Pronunciation: [ahr-mahn-YAK]

One of the world's two great brandies (the other being cognac), Armagnac comes from Gascony, near Condom, a town southeast of Bordeaux. It's traditionally distilled once (as opposed to cognac's double distillation) at a relatively low temperature. This single distillation leaves more flavoring elements and produces a hearty, full-flavored spirit that's silky smooth. Armagnacs are aged in black oak (for up to 40 years), which imparts more flavor and allows for faster aging than the Limousin used for Cognac. Despite the fact that Armagnac was first made at least 200 years before cognac, the latter outsells Armagnac today by almost seven to one.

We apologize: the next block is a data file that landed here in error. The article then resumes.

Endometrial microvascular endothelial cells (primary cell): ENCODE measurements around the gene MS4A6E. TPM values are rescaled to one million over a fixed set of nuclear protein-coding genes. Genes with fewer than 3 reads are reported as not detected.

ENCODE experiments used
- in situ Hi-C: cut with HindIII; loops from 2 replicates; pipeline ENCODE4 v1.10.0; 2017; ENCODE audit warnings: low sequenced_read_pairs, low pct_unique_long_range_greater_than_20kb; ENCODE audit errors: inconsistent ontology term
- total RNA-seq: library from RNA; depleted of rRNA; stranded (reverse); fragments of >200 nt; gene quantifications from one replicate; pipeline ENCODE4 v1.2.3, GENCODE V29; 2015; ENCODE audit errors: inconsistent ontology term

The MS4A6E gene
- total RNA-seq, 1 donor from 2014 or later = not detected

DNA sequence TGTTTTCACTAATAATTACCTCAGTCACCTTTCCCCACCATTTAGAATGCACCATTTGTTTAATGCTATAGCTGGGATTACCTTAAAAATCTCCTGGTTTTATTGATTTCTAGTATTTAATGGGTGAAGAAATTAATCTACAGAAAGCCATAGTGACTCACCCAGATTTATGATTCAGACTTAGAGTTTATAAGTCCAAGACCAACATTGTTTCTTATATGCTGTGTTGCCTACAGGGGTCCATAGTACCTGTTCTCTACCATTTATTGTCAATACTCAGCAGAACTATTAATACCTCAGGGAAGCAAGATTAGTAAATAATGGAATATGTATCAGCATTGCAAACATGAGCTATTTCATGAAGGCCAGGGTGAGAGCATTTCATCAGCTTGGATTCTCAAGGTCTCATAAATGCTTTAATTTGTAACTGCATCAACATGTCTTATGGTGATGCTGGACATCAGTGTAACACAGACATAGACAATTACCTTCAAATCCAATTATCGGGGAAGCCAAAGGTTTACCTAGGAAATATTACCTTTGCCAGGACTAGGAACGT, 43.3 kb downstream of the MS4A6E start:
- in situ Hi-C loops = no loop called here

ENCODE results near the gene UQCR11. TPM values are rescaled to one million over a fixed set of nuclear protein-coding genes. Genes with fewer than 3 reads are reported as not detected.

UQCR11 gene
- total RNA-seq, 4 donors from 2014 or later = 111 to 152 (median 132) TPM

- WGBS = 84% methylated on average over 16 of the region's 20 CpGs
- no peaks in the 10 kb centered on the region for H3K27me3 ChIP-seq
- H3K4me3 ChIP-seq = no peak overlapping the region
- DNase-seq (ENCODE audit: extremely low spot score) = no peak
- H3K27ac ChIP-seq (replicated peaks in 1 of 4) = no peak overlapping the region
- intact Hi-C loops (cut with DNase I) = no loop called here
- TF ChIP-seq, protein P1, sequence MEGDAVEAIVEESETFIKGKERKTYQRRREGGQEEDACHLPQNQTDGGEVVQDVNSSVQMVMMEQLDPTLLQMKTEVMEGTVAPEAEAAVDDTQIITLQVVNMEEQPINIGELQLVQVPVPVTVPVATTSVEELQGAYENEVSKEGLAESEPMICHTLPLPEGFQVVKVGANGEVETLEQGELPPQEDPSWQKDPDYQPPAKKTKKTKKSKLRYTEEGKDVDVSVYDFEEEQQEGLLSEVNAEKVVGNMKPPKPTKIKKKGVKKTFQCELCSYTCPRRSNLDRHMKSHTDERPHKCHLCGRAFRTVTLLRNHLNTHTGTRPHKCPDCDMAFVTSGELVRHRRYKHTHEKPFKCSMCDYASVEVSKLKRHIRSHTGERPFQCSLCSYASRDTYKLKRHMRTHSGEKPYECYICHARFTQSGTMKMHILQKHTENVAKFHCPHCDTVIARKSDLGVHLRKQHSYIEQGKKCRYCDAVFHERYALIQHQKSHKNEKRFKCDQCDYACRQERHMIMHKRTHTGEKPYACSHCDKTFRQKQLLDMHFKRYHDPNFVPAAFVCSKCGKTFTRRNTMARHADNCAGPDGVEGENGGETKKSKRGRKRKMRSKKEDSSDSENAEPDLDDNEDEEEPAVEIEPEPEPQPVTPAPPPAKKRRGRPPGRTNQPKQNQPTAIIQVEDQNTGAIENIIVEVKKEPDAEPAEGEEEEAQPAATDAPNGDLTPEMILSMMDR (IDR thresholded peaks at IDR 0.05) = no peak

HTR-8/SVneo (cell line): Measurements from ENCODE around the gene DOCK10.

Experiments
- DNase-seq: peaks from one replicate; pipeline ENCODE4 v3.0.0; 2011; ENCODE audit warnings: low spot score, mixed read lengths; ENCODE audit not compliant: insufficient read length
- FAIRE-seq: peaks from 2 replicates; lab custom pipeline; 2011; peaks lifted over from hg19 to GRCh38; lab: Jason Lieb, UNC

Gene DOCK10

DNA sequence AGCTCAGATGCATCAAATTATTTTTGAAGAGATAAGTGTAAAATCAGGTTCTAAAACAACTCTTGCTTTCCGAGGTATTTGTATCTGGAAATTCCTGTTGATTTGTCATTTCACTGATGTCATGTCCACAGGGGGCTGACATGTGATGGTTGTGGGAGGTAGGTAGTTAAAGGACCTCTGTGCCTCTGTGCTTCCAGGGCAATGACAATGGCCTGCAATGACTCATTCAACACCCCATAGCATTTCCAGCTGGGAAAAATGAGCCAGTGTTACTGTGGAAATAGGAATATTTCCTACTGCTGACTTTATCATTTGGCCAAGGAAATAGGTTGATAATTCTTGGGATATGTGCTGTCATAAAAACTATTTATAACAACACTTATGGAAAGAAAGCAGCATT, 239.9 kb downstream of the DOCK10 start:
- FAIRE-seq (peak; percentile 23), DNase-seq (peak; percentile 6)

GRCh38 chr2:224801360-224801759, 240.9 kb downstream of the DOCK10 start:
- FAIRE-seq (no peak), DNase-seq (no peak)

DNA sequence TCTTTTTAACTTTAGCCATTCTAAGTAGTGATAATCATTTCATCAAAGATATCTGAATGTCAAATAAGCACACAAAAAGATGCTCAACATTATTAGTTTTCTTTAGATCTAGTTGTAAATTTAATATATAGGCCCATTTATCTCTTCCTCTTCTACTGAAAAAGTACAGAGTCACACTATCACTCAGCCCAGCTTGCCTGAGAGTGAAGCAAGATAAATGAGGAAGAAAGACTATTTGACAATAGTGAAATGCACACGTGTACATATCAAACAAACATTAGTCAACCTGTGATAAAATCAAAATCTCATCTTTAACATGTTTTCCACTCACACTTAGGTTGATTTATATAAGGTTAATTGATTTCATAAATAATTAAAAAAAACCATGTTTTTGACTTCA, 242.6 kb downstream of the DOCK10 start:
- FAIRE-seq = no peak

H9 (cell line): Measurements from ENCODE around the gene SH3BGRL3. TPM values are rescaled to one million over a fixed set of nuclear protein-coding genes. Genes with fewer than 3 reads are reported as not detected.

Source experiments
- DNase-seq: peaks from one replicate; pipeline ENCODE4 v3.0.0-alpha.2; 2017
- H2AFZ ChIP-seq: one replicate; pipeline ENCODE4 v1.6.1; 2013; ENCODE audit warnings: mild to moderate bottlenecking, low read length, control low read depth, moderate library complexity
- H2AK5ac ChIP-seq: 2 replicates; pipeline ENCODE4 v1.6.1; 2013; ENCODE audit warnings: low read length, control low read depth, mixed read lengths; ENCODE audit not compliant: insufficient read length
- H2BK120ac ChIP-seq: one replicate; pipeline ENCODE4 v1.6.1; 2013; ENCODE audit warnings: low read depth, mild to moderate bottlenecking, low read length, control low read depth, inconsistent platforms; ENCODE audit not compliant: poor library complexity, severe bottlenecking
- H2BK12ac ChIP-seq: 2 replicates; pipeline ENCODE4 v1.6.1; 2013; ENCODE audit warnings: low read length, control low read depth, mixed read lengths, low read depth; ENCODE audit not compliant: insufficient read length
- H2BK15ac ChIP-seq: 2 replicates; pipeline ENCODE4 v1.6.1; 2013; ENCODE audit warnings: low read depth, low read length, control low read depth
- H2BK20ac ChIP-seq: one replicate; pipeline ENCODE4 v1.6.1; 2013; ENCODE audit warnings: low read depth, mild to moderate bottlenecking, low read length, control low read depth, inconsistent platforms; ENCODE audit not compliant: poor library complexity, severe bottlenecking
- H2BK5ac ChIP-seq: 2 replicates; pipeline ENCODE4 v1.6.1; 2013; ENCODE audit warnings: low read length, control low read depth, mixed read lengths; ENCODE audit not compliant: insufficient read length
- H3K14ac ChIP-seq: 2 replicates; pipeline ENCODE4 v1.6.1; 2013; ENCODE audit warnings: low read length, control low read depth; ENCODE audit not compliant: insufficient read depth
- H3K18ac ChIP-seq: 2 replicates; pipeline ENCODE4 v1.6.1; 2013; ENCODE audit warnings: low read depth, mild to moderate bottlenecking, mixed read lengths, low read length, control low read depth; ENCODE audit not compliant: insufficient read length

From The Food Lover's Companion, Fourth edition by Sharon Tyler Herbst and Ron Herbst. Copyright © 2007, 2001, 1995, 1990 by Barron's Educational Series, Inc.

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